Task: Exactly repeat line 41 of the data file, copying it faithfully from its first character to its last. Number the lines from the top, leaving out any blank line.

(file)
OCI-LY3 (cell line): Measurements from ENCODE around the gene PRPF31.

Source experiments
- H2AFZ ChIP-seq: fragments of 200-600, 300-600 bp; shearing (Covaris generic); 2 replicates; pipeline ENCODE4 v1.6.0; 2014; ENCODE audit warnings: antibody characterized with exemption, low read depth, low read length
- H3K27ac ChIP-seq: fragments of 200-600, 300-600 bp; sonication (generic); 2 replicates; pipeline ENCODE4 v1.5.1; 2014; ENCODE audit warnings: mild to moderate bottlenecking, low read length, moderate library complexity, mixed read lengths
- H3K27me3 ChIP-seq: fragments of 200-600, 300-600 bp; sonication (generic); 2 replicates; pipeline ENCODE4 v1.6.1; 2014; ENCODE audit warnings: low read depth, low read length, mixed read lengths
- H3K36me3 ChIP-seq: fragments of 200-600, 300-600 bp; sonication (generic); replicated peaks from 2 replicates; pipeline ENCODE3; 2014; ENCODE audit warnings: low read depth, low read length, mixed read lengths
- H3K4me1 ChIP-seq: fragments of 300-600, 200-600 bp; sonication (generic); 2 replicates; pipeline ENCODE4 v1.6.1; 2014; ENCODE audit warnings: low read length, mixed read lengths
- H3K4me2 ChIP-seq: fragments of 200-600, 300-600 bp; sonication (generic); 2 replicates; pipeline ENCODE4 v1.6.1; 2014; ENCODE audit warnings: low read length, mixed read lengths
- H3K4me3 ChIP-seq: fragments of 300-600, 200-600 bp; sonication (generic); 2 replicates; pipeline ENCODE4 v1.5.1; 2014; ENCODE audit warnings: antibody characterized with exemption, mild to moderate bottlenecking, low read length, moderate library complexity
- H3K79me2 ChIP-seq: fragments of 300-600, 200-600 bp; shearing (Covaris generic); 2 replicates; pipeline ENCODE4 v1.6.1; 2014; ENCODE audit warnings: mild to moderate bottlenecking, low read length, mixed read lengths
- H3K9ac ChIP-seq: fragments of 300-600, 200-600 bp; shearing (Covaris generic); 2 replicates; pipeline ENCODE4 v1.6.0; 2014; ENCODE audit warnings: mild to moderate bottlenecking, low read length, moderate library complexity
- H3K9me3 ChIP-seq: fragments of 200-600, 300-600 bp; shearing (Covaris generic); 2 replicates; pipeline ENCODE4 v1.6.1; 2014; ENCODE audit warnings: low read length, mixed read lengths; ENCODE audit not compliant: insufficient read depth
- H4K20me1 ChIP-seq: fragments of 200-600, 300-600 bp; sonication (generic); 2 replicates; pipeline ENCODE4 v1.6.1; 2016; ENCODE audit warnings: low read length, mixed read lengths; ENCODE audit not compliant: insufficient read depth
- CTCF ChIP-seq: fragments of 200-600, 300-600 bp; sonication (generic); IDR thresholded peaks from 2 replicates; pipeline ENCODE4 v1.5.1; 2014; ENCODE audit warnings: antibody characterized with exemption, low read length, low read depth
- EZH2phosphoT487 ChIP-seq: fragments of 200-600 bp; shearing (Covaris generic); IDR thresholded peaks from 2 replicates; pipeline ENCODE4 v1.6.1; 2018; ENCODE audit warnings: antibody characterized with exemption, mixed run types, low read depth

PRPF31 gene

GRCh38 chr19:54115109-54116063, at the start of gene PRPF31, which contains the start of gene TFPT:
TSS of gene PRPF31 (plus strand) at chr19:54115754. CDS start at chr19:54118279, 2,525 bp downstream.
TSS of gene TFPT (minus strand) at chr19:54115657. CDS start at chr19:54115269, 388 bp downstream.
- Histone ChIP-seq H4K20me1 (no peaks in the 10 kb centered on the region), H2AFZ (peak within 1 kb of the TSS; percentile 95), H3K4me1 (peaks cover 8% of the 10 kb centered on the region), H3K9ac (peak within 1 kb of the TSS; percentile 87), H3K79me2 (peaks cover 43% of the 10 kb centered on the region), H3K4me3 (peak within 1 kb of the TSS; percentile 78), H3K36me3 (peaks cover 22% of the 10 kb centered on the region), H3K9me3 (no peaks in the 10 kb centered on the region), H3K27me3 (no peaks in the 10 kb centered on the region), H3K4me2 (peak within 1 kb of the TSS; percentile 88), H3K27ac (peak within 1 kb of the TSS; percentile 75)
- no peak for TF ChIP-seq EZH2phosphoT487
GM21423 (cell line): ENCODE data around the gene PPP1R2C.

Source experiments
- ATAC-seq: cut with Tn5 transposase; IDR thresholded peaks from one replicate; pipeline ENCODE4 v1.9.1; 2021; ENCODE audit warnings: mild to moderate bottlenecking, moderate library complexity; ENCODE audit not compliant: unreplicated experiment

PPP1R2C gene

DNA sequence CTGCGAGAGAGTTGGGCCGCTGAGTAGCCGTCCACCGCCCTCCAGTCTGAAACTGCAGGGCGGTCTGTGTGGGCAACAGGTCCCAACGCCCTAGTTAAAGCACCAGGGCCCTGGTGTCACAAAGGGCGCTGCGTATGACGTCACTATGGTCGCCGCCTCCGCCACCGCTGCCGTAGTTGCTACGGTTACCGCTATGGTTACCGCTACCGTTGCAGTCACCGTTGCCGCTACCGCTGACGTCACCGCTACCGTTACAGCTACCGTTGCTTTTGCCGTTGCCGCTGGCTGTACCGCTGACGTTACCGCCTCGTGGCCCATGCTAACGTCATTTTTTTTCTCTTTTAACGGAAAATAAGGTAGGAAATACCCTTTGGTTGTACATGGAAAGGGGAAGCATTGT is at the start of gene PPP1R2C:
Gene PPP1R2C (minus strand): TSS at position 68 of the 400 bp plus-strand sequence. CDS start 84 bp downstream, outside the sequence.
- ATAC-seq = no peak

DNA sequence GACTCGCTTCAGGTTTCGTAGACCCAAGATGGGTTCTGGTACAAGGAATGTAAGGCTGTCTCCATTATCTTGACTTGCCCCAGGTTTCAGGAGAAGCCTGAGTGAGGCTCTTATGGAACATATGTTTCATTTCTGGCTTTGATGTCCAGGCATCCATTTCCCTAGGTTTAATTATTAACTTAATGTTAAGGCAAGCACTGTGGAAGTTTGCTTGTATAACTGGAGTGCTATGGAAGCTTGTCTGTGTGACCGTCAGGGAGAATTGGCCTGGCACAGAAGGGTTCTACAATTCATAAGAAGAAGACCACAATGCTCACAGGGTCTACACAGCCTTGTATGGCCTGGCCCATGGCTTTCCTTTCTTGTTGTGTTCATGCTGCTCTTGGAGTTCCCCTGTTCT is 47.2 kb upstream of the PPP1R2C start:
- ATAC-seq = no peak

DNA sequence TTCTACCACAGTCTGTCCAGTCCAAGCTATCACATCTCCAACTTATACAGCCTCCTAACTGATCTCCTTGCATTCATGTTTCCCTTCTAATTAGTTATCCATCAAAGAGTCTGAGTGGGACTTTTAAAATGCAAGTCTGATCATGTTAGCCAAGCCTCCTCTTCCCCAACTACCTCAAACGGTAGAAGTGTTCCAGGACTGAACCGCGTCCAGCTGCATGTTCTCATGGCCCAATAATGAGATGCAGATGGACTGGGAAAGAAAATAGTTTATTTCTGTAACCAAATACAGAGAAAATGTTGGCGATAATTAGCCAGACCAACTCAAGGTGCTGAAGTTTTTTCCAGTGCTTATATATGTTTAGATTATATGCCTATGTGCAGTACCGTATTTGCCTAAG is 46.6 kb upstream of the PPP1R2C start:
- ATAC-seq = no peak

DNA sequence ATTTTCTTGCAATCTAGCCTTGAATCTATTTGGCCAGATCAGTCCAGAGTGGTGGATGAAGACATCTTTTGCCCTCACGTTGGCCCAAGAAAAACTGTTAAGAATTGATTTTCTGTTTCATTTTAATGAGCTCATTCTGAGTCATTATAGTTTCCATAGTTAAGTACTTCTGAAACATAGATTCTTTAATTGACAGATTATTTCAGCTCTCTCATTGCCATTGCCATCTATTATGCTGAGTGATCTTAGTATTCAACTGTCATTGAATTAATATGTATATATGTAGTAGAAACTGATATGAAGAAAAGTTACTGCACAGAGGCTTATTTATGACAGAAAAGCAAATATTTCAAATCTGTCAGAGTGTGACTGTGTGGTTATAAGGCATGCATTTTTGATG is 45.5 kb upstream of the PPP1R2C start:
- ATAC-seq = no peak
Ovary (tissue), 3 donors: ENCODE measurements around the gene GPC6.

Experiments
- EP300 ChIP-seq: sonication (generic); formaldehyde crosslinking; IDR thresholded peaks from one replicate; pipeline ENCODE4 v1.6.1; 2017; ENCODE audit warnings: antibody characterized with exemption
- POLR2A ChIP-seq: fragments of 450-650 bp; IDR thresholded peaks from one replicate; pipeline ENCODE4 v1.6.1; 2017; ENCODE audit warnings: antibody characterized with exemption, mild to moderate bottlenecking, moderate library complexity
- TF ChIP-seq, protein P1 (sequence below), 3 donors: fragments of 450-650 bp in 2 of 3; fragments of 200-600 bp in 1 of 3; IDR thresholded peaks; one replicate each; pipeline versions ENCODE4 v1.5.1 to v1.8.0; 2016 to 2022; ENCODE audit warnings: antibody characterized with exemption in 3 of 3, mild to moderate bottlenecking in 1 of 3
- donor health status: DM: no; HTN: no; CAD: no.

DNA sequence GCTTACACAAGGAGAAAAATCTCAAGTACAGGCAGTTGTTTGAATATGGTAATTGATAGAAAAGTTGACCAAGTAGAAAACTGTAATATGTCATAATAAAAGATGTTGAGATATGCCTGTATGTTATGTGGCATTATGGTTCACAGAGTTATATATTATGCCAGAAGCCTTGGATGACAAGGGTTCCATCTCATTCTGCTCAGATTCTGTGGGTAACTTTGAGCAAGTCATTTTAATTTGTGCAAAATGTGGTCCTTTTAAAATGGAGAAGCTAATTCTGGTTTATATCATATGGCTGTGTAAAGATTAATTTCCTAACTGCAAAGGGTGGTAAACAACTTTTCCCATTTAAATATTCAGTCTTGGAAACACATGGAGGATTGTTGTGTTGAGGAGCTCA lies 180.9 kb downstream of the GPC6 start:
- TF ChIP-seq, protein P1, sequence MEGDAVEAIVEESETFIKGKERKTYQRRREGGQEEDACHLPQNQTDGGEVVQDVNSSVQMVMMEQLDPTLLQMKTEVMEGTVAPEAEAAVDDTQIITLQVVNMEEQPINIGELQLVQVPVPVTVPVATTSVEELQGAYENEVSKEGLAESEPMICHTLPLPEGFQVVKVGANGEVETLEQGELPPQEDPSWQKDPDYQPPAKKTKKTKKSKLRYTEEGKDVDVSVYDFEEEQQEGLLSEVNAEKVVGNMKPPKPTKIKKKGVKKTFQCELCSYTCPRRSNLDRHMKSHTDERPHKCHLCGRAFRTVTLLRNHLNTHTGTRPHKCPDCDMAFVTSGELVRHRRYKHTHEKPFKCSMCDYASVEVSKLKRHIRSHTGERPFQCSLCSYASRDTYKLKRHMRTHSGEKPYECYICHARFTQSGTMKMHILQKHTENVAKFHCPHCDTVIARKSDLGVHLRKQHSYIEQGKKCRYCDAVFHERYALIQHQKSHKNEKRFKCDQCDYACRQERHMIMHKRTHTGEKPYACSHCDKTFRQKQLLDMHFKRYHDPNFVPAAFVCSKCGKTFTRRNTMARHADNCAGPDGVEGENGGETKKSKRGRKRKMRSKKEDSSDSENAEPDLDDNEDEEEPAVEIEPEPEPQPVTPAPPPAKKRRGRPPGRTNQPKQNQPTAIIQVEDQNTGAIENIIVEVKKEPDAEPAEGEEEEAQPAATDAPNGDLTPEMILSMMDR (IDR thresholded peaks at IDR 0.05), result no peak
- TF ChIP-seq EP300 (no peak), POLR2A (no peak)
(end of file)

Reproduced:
DNA sequence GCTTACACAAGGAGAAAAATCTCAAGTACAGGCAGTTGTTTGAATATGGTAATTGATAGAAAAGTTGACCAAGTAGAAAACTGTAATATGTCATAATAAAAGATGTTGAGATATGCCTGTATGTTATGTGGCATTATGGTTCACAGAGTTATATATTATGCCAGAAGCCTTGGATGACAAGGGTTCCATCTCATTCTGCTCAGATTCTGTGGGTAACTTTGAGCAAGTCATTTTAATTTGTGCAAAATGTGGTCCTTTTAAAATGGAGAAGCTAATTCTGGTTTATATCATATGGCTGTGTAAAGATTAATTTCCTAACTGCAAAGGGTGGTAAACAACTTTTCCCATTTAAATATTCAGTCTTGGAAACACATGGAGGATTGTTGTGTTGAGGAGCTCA lies 180.9 kb downstream of the GPC6 start: